Oz Actors Reflect on 20 Years of Breaking the Rules
by Robert Silva
“It was the cast that really inspired me,” said Oz creator Tom Fontana at PaleyFest New York, reflecting on the show’s 20th anniversary. Set in Oswald Correctional Institution, the series rewrote the rules of TV when it premiered in 1997, chronicling the violent lives — and violent ends — of inmates, guards and prison officials.
In a raucous reunion frequently broken up by laughter, cast members Lee Tergesen, Dean Winters, Edie Falco, Eamonn Walker, Terry Kinney and Craig muMs Grant recalled navigating the show’s dangerous dramatic territory — offscreen and on — with Fontana and moderator David Simon (The Wire, The Deuce). It was a wild ride.
Late to Set? You’re Dead.
“The first thing we did when we’d go through a script was see if we died,” said Terry Kinney, who played prison unit manager Tim McManus.
The show regularly shocked viewers by killing off main characters — a new thing in 1997. While the show’s ghastly deaths might come off as sudden and unexpected to the viewer, the cast revealed there was often a method to the madness.
“A surefire way to be dead was to show up late,” Kinney said. Case in point, a guest star who was repeatedly late was crucified on a gym floor.
David Simon, who got his start as a TV writer with Fontana, wryly noted his characters’ endings also have a gruesome, metaphorical (Fontana-esque?) quality.
Tony Soprano Got Edie Falco Out of Jail
“I believe you found some other work in television. Something in… New Jersey?” David Simon teased Falco. Falco, who played prison guard Diane Whittlesey for four seasons, left the show to join the cast of a new series called The Sopranos.
Was it hard to be a woman in the masculine hothouse of Oz? “I felt very much at home. I had to remind myself that I was one of very few women on the show,” Falco said.
After assessing that the new role was an important one — “and well-paid!” — Fontana wrote Falco off the show with an uncharacteristic lack of gore. Her character was whisked off to England where she got “engaged to someone else.”
“I was just wishing her well in her marriage to Tony Soprano,” Fontana explained. (Falco would go on to win three Emmys for her work as Carmela Soprano.)
Texting with J.K. Simmons
The twisted relationship between middle-class drunk driver Tobias Beecher (Lee Tergesen) and Aryan cellmate Vern Schillinger (J.K. Simmons) took the actors to strange places not seen before on American TV. Getting branded with a swastika in the first episode, Tergesen said, set the tone, but was just the start.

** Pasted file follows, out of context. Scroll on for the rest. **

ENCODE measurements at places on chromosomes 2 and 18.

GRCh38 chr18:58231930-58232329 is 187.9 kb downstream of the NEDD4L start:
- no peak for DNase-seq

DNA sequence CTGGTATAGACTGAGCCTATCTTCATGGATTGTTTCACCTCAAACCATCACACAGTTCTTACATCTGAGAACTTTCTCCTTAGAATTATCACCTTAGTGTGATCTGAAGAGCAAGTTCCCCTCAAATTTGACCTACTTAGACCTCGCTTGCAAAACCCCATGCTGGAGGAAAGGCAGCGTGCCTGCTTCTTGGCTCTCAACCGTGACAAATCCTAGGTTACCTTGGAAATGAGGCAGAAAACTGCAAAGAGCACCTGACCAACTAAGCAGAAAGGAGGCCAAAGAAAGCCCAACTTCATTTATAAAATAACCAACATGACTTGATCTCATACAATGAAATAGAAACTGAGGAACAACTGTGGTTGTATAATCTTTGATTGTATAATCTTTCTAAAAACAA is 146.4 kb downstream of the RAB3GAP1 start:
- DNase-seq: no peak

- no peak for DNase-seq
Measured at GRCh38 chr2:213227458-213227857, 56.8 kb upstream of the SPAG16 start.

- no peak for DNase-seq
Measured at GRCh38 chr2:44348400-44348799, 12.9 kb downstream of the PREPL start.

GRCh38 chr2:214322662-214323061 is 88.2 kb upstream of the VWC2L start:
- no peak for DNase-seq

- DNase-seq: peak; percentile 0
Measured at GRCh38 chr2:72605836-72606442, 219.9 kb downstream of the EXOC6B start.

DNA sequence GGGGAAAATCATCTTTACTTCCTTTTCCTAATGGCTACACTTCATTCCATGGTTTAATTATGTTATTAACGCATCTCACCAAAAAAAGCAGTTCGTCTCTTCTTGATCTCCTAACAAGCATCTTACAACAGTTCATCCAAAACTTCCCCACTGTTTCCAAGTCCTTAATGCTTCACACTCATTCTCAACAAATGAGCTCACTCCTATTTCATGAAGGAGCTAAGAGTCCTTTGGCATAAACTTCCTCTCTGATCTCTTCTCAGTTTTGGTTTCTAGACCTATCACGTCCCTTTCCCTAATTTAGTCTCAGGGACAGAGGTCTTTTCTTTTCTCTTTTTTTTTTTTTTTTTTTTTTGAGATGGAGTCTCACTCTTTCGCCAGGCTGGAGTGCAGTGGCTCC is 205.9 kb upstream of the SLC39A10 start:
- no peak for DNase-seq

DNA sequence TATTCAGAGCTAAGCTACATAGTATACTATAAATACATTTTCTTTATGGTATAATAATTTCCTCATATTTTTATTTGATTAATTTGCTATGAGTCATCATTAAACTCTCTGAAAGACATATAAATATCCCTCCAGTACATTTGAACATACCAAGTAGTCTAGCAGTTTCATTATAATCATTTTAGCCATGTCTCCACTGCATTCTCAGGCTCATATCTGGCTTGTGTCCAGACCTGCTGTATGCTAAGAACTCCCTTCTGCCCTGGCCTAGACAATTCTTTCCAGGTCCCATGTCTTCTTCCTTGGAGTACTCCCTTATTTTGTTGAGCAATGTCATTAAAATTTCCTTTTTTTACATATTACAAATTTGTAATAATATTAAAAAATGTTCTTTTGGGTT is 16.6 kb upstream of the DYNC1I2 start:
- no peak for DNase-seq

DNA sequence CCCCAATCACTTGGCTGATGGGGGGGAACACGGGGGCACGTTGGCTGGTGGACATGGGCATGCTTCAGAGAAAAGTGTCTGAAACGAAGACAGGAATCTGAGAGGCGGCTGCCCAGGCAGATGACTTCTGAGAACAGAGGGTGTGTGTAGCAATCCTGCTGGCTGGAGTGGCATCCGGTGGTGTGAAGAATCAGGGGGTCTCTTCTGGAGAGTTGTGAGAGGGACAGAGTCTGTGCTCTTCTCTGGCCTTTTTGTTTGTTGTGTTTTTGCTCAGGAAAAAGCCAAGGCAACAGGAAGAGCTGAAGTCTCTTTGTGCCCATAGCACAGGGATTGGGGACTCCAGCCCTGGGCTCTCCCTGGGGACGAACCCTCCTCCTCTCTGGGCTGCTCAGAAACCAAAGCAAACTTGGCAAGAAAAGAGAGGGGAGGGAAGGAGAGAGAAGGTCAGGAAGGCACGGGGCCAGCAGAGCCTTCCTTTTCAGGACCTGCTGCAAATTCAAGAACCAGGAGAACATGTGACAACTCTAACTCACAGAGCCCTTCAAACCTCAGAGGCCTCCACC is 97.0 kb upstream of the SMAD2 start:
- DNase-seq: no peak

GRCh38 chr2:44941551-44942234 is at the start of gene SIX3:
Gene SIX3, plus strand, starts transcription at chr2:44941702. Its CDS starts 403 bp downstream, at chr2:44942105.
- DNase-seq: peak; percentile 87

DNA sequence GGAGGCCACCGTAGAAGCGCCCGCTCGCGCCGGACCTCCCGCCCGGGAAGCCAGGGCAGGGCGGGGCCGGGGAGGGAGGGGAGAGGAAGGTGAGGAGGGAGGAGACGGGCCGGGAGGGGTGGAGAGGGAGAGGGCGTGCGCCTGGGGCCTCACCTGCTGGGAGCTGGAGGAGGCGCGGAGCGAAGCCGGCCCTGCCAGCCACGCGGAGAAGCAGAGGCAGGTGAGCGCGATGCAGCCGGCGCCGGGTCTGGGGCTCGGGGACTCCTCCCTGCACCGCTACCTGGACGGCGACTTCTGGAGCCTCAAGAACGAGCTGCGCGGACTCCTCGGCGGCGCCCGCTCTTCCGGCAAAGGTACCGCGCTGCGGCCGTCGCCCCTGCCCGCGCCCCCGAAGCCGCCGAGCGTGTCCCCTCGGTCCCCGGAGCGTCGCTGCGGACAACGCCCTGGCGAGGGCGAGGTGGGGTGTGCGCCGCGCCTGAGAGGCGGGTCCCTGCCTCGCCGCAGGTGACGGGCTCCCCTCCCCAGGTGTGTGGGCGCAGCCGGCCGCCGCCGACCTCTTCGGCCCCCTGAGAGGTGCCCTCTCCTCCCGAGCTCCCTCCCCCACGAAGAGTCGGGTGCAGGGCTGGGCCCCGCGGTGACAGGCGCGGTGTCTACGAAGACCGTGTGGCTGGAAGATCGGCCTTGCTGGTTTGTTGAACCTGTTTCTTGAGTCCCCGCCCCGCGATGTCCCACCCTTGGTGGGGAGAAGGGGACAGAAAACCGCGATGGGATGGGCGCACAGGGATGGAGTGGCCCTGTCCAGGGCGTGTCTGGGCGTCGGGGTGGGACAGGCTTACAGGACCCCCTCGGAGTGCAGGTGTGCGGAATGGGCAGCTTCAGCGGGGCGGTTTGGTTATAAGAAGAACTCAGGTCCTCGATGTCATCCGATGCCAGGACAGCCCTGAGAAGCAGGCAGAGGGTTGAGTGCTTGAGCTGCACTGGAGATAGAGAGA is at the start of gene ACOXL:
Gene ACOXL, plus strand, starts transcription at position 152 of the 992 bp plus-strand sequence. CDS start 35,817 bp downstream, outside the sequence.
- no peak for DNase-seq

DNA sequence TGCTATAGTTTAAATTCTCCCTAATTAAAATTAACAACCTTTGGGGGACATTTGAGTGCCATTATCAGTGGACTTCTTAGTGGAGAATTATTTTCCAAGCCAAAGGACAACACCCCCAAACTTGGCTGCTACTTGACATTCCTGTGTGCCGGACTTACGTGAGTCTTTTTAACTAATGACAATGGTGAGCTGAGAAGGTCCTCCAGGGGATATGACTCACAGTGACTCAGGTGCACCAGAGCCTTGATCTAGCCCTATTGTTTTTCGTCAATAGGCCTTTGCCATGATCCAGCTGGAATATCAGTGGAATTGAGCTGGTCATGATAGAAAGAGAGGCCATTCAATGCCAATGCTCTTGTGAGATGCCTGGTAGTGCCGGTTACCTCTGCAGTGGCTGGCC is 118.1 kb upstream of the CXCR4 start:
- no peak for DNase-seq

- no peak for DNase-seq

“I texted J.K. Simmons when he won the Oscar [for Whiplash]. I said, ‘Hey man, I just realized I licked the boots of an Oscar winner!’ He texted me back: ‘If memory serves, you also s**t in my face.’”
The Legacy of Oz
“Somebody’s actually going to put this on the air?” Simon recalls thinking after he was shown the pilot of Oz. Greenlit by HBO, the groundbreaking drama became a reality and, according to Simon, pushed boundaries that made The Wire possible. “The universe upended itself. Suddenly you could write a dark story, and you could have endings that weren’t redemptive.”
“We tried to break every single rule of network television and wanted to keep pushing boundaries and going past them as much as we could,” Kinney recalled.
Dean Winters, who played master manipulator Ryan O'Reily, called out the show’s diversity. “Our lead actor was a Muslim. We had a gay relationship on the show. We were ringing all those bells before people were even thinking about talking about them.”
“I think it opened the doors for a lot of the great television we have now,” said Fontana on the red carpet, but he also saw Oz as still unsettlingly relevant for the world of 2017. “On a social justice level, I think the penal system still sucks.”
Prison as a “Perfect Dramatic Laboratory”
What does the prison drama say to viewers 20 years later? Simon, in looking back on the show, saw the prison setting as “a perfect dramatic laboratory.” “You created a self-contained universe where you could address all the moral arguments and quandaries,” Simon observed to Fontana.
And it’s one that still resonates for the actors. “It was a metaphor for society,” said Kinney. You do the show now, and it’s just a reflection of everyday. There is no more metaphor. We live in this place.”
“I do remember thinking, I can take the [prison] and examine the world in small. That’s why the show is claustrophobic,” Fontana said.
Craig muMs Grant, an actor who often recited his poems into the show, closed out the night with a spoken word piece, told from the perspective of a prisoner whose accumulated sense of injustice explodes — hilariously, terrifyingly — in a fight over a stolen cigarette:
Take that for me even being in this place
Take that for that C.O.’s baton across my face
Feel this for that lawyer that didn’t give two s**ts about me
Take that for me being enslaved in poverty
Gimme them goddamn cigarettes…
Oh these are Marlboros, I don’t smoke those.
Every season of Oz is available on HBO.